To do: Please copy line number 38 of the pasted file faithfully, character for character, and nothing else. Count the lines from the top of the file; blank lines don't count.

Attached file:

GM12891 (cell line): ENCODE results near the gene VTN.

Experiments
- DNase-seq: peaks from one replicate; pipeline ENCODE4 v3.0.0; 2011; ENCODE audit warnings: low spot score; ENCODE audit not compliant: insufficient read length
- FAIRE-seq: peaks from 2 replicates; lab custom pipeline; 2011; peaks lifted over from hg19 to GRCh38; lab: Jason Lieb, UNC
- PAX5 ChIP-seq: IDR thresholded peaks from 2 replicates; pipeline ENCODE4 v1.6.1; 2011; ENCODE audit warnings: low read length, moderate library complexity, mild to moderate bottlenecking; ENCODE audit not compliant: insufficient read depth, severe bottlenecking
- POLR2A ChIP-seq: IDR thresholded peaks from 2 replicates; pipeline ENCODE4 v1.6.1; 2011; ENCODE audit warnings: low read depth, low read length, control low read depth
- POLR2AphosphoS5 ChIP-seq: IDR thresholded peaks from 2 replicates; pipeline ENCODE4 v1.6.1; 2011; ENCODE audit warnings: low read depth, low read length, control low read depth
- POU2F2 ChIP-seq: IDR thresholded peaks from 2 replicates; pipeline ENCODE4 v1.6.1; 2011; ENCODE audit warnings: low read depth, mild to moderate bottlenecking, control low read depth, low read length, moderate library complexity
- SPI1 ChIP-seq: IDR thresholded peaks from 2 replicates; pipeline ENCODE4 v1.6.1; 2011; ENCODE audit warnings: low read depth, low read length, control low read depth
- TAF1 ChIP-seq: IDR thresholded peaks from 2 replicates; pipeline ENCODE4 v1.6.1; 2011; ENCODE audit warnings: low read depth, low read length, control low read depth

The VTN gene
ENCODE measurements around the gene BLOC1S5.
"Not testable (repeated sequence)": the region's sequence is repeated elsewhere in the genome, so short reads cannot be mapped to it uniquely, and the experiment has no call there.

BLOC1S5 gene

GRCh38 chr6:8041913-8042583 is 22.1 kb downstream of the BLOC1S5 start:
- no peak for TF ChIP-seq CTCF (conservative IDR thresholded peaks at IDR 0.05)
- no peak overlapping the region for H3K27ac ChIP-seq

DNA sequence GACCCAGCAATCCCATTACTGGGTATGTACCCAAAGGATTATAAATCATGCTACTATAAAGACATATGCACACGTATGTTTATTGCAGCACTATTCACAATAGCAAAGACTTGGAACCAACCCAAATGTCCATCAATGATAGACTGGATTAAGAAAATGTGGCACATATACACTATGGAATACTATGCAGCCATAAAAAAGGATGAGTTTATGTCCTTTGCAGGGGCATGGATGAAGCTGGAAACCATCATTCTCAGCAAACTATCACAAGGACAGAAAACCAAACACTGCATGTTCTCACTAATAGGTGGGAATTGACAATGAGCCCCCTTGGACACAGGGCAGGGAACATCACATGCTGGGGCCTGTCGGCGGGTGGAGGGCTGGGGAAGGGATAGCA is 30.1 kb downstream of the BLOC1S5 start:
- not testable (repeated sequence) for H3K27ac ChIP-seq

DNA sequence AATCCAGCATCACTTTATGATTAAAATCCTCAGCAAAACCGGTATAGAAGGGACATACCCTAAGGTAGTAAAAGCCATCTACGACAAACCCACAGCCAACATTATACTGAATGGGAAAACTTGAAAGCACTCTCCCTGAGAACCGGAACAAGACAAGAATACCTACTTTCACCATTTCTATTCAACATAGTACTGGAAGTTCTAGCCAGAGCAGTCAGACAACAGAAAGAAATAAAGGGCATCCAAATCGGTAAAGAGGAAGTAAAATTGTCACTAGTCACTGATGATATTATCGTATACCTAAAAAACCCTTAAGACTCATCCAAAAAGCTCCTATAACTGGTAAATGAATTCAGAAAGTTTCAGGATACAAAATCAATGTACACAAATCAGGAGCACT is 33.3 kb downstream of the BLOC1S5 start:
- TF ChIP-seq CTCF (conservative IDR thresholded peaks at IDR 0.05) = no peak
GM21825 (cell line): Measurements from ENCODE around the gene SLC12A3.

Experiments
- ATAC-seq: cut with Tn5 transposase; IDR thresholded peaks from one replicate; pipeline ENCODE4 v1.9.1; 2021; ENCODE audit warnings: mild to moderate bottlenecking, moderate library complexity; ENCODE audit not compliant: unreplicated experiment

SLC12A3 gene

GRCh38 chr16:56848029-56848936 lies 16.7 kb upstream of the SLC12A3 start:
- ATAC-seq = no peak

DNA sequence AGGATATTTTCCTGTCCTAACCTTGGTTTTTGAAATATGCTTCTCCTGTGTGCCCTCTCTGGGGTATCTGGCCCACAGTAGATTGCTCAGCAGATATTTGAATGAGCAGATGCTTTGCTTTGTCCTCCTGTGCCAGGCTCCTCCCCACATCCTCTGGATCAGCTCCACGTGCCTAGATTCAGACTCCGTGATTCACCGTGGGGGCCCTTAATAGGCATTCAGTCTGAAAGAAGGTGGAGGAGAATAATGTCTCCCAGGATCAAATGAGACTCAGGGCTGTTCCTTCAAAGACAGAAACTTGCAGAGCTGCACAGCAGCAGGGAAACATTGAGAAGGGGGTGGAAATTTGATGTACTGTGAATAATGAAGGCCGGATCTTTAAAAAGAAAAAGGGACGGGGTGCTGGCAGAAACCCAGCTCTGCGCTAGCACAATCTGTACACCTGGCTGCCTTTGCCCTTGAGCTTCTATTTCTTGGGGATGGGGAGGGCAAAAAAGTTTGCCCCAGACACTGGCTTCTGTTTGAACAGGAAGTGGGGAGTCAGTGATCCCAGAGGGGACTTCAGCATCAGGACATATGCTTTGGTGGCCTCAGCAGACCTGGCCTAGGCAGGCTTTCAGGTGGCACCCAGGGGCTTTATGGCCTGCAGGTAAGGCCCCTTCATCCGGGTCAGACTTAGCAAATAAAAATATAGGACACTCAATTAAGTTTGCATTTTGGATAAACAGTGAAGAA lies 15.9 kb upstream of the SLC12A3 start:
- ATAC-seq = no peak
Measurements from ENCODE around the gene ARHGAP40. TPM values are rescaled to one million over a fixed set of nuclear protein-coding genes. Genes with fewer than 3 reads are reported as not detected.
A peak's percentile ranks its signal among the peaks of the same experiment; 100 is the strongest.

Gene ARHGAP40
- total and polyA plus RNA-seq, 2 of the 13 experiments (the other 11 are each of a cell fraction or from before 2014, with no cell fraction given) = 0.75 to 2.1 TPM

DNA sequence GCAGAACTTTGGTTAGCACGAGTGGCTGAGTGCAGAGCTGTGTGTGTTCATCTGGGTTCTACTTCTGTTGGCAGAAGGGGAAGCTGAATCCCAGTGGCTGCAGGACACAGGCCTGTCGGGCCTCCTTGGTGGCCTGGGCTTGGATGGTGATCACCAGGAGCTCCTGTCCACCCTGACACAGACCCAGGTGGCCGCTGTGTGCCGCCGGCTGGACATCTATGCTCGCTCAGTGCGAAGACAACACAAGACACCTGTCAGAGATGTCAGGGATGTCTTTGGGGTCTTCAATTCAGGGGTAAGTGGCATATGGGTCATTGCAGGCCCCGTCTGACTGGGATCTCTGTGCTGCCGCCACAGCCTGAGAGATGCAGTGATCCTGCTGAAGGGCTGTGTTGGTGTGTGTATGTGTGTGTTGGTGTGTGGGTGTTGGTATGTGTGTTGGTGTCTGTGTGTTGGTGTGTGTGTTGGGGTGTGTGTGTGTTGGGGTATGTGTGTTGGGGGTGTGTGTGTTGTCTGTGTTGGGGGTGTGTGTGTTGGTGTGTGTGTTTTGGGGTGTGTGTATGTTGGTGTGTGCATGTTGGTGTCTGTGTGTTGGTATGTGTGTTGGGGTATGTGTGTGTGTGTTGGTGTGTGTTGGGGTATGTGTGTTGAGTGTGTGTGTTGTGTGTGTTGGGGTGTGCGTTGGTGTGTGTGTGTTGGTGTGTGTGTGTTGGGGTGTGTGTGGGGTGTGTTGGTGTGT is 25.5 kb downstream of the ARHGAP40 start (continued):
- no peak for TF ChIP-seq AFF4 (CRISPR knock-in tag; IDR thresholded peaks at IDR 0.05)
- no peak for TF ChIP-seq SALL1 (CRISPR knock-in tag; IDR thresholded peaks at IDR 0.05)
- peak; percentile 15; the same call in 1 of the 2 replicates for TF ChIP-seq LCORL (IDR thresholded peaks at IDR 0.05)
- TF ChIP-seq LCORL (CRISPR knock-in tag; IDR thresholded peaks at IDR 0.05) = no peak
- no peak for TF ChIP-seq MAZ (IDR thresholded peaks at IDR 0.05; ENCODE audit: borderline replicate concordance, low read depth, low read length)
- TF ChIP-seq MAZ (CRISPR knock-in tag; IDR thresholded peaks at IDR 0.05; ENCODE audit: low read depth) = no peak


- TF ChIP-seq LCORL (CRISPR knock-in tag; IDR thresholded peaks at IDR 0.05) = no peak